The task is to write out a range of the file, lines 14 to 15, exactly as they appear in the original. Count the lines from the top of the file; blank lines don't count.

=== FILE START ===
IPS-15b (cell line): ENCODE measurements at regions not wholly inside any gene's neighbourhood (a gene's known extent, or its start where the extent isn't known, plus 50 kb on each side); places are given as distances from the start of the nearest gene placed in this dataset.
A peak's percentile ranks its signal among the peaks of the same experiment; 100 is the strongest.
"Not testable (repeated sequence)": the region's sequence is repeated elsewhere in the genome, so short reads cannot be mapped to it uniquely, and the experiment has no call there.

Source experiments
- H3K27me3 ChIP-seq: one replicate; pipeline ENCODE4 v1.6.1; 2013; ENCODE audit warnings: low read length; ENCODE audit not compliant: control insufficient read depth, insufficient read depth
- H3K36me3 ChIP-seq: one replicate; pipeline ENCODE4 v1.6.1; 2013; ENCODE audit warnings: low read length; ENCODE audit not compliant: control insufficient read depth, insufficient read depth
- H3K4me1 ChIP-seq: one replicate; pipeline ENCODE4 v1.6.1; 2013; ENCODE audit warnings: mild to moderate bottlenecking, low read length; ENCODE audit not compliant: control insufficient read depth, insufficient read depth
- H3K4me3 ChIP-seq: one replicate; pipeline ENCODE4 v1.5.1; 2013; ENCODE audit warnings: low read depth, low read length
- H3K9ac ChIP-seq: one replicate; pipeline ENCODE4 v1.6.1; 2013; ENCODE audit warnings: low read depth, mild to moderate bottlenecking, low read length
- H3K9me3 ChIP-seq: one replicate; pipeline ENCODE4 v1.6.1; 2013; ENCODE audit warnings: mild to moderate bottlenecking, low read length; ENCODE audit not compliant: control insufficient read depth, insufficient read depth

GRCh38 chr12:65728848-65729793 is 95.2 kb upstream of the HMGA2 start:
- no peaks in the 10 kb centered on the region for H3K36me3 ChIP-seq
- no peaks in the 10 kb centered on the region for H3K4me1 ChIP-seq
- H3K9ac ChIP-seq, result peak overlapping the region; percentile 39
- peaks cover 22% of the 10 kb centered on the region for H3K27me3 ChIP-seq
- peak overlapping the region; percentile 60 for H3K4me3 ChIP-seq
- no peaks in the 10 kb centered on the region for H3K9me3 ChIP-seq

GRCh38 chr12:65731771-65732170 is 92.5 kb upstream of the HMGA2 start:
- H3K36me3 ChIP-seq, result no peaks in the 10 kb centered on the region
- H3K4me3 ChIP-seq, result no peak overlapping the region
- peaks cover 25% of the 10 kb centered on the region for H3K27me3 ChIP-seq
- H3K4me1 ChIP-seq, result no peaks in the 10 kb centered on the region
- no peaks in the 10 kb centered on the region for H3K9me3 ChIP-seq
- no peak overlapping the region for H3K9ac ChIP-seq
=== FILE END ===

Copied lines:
- H3K9ac ChIP-seq, result peak overlapping the region; percentile 39
- peaks cover 22% of the 10 kb centered on the region for H3K27me3 ChIP-seq